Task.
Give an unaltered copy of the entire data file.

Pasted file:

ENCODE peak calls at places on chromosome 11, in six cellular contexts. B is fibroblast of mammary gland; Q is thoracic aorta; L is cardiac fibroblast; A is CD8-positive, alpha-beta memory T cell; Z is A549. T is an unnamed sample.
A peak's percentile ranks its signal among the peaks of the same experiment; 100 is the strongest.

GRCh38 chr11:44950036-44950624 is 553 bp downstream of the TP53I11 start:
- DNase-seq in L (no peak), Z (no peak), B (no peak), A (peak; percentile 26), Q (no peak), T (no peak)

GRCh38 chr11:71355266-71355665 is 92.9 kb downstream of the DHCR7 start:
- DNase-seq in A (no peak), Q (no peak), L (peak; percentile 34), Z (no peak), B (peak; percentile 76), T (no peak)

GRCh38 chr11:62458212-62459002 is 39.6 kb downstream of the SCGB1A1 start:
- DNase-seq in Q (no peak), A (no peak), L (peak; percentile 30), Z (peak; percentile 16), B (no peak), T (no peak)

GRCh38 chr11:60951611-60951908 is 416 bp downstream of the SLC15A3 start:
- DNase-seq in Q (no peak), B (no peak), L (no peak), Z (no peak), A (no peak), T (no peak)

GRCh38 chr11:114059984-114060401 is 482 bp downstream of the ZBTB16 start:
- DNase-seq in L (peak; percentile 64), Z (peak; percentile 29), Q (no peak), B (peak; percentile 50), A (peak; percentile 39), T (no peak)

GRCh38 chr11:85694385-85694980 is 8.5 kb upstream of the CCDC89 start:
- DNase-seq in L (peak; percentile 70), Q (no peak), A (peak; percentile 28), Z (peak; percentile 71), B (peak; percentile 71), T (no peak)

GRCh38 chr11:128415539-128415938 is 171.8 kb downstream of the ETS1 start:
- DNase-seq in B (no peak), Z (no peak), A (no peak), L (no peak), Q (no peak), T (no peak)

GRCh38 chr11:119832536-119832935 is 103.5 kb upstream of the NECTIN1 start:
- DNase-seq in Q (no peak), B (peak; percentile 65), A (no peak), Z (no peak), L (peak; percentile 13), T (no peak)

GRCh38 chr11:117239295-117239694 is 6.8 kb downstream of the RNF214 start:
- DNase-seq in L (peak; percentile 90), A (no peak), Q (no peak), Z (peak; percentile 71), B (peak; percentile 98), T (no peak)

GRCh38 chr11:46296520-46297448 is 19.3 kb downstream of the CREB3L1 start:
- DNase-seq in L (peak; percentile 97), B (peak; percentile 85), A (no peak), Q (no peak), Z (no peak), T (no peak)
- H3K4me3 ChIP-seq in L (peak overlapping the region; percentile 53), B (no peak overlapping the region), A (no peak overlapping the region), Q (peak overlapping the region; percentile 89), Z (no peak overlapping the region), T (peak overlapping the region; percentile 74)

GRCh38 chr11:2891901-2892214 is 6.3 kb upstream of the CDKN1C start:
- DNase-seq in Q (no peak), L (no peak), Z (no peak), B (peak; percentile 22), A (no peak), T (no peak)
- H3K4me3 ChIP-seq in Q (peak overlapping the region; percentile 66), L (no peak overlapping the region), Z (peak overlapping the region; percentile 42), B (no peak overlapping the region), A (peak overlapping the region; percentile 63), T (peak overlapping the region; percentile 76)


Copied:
ENCODE peak calls at places on chromosome 11, in six cellular contexts. B is fibroblast of mammary gland; Q is thoracic aorta; L is cardiac fibroblast; A is CD8-positive, alpha-beta memory T cell; Z is A549. T is an unnamed sample.
A peak's percentile ranks its signal among the peaks of the same experiment; 100 is the strongest.

GRCh38 chr11:44950036-44950624 is 553 bp downstream of the TP53I11 start:
- DNase-seq in L (no peak), Z (no peak), B (no peak), A (peak; percentile 26), Q (no peak), T (no peak)

GRCh38 chr11:71355266-71355665 is 92.9 kb downstream of the DHCR7 start:
- DNase-seq in A (no peak), Q (no peak), L (peak; percentile 34), Z (no peak), B (peak; percentile 76), T (no peak)

GRCh38 chr11:62458212-62459002 is 39.6 kb downstream of the SCGB1A1 start:
- DNase-seq in Q (no peak), A (no peak), L (peak; percentile 30), Z (peak; percentile 16), B (no peak), T (no peak)

GRCh38 chr11:60951611-60951908 is 416 bp downstream of the SLC15A3 start:
- DNase-seq in Q (no peak), B (no peak), L (no peak), Z (no peak), A (no peak), T (no peak)

GRCh38 chr11:114059984-114060401 is 482 bp downstream of the ZBTB16 start:
- DNase-seq in L (peak; percentile 64), Z (peak; percentile 29), Q (no peak), B (peak; percentile 50), A (peak; percentile 39), T (no peak)

GRCh38 chr11:85694385-85694980 is 8.5 kb upstream of the CCDC89 start:
- DNase-seq in L (peak; percentile 70), Q (no peak), A (peak; percentile 28), Z (peak; percentile 71), B (peak; percentile 71), T (no peak)

GRCh38 chr11:128415539-128415938 is 171.8 kb downstream of the ETS1 start:
- DNase-seq in B (no peak), Z (no peak), A (no peak), L (no peak), Q (no peak), T (no peak)

GRCh38 chr11:119832536-119832935 is 103.5 kb upstream of the NECTIN1 start:
- DNase-seq in Q (no peak), B (peak; percentile 65), A (no peak), Z (no peak), L (peak; percentile 13), T (no peak)

GRCh38 chr11:117239295-117239694 is 6.8 kb downstream of the RNF214 start:
- DNase-seq in L (peak; percentile 90), A (no peak), Q (no peak), Z (peak; percentile 71), B (peak; percentile 98), T (no peak)

GRCh38 chr11:46296520-46297448 is 19.3 kb downstream of the CREB3L1 start:
- DNase-seq in L (peak; percentile 97), B (peak; percentile 85), A (no peak), Q (no peak), Z (no peak), T (no peak)
- H3K4me3 ChIP-seq in L (peak overlapping the region; percentile 53), B (no peak overlapping the region), A (no peak overlapping the region), Q (peak overlapping the region; percentile 89), Z (no peak overlapping the region), T (peak overlapping the region; percentile 74)

GRCh38 chr11:2891901-2892214 is 6.3 kb upstream of the CDKN1C start:
- DNase-seq in Q (no peak), L (no peak), Z (no peak), B (peak; percentile 22), A (no peak), T (no peak)
- H3K4me3 ChIP-seq in Q (peak overlapping the region; percentile 66), L (no peak overlapping the region), Z (peak overlapping the region; percentile 42), B (no peak overlapping the region), A (peak overlapping the region; percentile 63), T (peak overlapping the region; percentile 76)